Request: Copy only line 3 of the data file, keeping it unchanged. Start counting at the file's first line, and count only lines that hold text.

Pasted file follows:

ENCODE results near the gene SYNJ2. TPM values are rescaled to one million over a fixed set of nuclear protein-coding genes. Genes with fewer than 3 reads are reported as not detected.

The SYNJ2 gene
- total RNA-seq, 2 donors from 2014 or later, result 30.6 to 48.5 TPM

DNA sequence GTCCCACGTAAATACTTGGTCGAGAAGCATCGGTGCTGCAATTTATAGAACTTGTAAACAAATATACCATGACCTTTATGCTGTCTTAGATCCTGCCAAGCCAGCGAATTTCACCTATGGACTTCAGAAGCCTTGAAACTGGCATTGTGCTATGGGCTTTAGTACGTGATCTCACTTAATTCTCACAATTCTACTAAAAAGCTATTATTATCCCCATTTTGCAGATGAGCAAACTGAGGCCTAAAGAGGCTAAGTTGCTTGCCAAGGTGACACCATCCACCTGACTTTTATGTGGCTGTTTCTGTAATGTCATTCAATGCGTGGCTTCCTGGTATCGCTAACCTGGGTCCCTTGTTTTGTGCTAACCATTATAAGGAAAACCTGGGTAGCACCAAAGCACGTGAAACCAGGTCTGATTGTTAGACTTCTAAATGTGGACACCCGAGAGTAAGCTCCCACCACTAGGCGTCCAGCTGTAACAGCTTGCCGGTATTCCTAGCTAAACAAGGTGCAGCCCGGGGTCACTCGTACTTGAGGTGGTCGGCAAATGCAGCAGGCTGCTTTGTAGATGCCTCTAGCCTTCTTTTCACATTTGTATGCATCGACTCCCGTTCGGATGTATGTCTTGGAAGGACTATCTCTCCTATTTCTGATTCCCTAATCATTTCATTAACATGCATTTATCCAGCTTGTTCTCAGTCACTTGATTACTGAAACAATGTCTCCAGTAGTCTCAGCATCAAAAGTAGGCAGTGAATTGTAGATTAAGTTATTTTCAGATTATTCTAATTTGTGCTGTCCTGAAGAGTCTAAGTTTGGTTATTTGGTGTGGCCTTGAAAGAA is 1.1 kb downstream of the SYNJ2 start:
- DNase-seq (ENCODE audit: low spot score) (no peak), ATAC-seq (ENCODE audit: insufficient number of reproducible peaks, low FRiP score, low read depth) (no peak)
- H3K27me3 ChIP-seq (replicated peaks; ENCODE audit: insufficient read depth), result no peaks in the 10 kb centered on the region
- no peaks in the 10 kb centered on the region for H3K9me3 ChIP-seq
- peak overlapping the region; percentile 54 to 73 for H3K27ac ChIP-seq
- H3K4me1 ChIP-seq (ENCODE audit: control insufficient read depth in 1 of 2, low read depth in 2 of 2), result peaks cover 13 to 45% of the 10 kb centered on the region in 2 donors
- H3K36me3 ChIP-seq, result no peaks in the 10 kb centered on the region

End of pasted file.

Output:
- total RNA-seq, 2 donors from 2014 or later, result 30.6 to 48.5 TPM